We attempted to identify people who were likely to have Fabry-causing pathogenic variants by identifying individuals with an aggregation of comorbidity which would be highly suggestive of underlying Fabry disease. This approach failed to identify any individuals who did not have a prior diagnosis of Fabry disease who did have a likely pathogenic variant. This finding mirrors the difficulties in identifying individuals with Fabry disease from single clinical characteristics.10–12 It is possible that different criteria would provide greater sensitivity. Our results suggest it will be difficult to apply screening criteria to either hospital or GP records with enough sensitivity or specificity to find undiagnosed patients with Fabry disease. It is possible that more detailed analysis or hospital or GP records, or integration of other imaging or biomarker data may in the future be able to. This further highlights the need to develop robust strategies for the identification of people with Fabry disease from clinical cohorts.

One key strength of the current work is that by using exome sequencing, at-risk females will be identified. Like other X-linked conditions, Fabry is under-recognised in females because of lack of sensitivity of existing clinical tests, and diagnosis is more likely to occur when there is an affected male family member.22 Newborn screening studies typically use dried blood spot testing for α-Gal A activity,5–7 but this is less sensitive in females20 and therefore birth studies using this method are likely to underestimate frequency of Fabry disease’s variants in a population.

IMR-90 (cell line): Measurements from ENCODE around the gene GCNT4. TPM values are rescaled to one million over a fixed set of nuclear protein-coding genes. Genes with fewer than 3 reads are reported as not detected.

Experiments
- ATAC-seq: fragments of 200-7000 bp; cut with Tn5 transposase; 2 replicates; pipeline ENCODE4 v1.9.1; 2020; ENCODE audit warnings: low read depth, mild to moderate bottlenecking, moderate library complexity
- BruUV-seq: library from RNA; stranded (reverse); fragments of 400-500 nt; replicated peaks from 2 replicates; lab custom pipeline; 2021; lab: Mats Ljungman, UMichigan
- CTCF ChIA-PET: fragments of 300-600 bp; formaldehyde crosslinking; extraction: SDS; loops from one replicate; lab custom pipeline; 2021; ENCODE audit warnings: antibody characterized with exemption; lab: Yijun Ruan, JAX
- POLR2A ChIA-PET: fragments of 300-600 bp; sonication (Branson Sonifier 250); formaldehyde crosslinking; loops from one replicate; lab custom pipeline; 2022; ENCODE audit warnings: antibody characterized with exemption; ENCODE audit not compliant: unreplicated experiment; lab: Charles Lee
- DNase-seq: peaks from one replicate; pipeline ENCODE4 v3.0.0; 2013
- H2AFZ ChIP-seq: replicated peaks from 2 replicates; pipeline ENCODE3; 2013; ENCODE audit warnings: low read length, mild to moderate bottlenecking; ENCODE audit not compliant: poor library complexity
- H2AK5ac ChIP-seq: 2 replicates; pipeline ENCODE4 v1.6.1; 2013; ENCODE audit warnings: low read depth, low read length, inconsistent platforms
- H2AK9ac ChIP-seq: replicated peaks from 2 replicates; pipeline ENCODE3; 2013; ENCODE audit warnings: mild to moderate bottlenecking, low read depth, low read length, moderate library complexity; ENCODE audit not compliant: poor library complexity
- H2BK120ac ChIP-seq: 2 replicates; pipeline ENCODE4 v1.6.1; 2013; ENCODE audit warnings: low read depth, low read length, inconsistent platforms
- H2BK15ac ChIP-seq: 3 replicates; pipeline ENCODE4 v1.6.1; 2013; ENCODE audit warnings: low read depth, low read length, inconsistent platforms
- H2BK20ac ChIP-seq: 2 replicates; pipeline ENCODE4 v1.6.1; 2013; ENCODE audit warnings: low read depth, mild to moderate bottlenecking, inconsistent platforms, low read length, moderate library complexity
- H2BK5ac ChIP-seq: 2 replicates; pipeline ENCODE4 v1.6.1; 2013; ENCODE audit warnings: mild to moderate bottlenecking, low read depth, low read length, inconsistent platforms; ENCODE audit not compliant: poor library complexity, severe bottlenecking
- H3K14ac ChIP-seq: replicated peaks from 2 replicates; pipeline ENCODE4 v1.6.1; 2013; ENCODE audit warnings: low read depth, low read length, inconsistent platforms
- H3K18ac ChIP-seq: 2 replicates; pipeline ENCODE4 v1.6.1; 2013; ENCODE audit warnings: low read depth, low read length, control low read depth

The majority of participants in whom we identified Fabry-causing variants had neither a known diagnosis of Fabry disease nor pathology highly suggestive of underlying Fabry disease. There are several possible explanations for this: 58% of individuals identified with a Fabry disease-causing pathogenic variant are female in this cohort and females are more likely to have delays or missed diagnoses of Fabry where it is present.22 It is also likely that females will have a milder or later-onset phenotype for a given pathogenic variant,2 although we were not able to test for differences in phenotype between males and females due to the number of variants we identified in this study. Additionally, the age of UK Biobank participants is younger than the typical age at first presentation with a Fabry indicator presentation, particularly for the variants associated with late onset, that make up the majority of variants we found.18 Primary care data are available for only half of the cohort, thus some individuals with pathology attributable to Fabry disease may not be identified. While we have used ACMG/AMP guidelines for classification of pathogenicity of variants,17 it remains possible that one or more of our variants are not truly pathogenic.

Previous analyses of UK Biobank data have shown that disease penetrance from a given pathogenic variant may be substantially lower than estimated from studies of cohorts with a known genetic diagnosis.23 A key strength of the current work compared with newborn screening studies is that our cohort has had a median of 54 years in which to develop a Fabry-associated phenotype. From this, we see that the majority of those who have a late-onset associated variant will not develop Fabry-associated pathology by this time. Nevertheless, the difference in ACR in males, family history of cardiovascular disease and numerical differences in cardiovascular disease compared with the background biobank cohort suggests the possibility of undiagnosed Fabry disease in some of our individuals with variants.